Many people would be glad to see bugs disappear off the face of the earth. Most can agree that some insects can be very bothersome; insects often intrude humans’ homes or give them a fright outside. In a survey given to the students at Valencia High School, 89% of the 50 people questioned claimed that they would like insects to become extinct, with the number one reason being that they are irritating. In addition, some insects cause major problems, such as the mosquito, which transmits fatal diseases, causing over a million deaths a year. However, if these bugs vanished, the world may end up in a much bigger predicament.
Messing with the food chain of an ecosystem is not a smart move. If something is changed, organisms may not be able to adapt. This can cause a lack of resources which other animals may need to survive. The absence of mosquitoes, cockroaches, and other insects that may be considered “annoying”, can cause their predators to lose their food source, ultimately leading to starvation if there is no other substitute. If these animals struggle to survive, so will their predators. This domino effect would cause endangerment for the entire food chain, and in the worst case scenario, extinction for all.
Not only would wild ecosystems start to fail, but humans would lose many of their food options. Insects, especially bees, are the number one pollinators of crops, which produce many human foods. Bees are also responsible of making honey. As Science Insider puts it, “A world without insects means a world with empty grocery store shelves.”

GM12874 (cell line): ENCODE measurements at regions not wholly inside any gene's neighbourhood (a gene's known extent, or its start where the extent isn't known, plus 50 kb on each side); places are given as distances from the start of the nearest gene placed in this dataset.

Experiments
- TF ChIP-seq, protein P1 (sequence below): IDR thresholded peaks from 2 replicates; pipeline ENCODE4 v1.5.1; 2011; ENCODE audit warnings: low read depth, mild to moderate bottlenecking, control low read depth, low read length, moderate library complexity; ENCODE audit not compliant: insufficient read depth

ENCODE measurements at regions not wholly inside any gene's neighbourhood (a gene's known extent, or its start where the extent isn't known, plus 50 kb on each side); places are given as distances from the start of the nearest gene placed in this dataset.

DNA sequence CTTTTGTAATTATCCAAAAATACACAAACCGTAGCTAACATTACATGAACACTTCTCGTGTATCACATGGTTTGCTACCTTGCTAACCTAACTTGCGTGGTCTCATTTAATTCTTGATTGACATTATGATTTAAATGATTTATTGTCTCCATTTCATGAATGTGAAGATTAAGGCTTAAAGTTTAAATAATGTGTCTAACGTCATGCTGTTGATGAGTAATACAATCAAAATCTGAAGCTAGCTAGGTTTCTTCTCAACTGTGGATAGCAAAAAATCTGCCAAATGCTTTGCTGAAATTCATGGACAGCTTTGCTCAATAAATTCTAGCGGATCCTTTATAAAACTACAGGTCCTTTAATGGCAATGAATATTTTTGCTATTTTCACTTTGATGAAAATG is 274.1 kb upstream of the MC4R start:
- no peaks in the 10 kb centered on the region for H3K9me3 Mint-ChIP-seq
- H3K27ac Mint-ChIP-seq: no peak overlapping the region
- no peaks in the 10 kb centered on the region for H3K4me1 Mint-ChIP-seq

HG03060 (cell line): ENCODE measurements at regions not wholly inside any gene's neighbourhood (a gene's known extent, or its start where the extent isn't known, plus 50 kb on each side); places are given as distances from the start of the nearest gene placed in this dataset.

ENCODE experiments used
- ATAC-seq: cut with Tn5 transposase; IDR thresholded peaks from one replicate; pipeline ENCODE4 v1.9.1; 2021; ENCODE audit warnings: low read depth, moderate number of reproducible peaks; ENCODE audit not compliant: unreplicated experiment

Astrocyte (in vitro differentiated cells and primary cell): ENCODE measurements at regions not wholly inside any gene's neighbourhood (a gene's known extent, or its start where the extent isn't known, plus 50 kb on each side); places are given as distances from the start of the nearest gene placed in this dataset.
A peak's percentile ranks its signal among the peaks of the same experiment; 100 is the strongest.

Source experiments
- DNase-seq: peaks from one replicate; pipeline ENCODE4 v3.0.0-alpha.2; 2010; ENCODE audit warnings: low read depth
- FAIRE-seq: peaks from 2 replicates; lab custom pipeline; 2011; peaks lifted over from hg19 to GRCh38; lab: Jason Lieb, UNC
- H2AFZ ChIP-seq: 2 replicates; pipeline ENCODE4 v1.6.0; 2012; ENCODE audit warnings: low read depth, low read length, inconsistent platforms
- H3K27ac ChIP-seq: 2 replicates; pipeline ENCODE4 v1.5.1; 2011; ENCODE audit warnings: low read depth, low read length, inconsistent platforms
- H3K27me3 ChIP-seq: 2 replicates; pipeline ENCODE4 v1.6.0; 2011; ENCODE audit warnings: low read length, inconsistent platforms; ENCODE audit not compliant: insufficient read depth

Certain insects also play a major role in recycling and fertilizing the soil. The dung beetle is responsible for managing waste. In 1788, cattle were brought to Australia by the British. Cows are known to excrete a large amount of waste, and there were no dung beetles to break it down in Australia. By 1960, the cattle feces covered 500,000 acres of pasture, which prevented plants from growing, due to the excess nitrogen. If dung beetles went extinct worldwide, it would cause a significant crisis.
Most decomposers are insects, and with all of them gone, things would be much worse. Dermestids, a type of beetle that feeds on animal carcasses, as well as other decomposing insects, take a large part in breaking down dead organisms. Non-insect decomposers alone would not be enough.
Bugs have a huge job in today’s world, and many people, unfortunately, do not realize their importance. Although insects can sometimes be seen as pests, humans literally cannot live without them. People always need to remember to think twice and get both sides of the story.
Jasmine Jhun, Grade 9
Valencia High School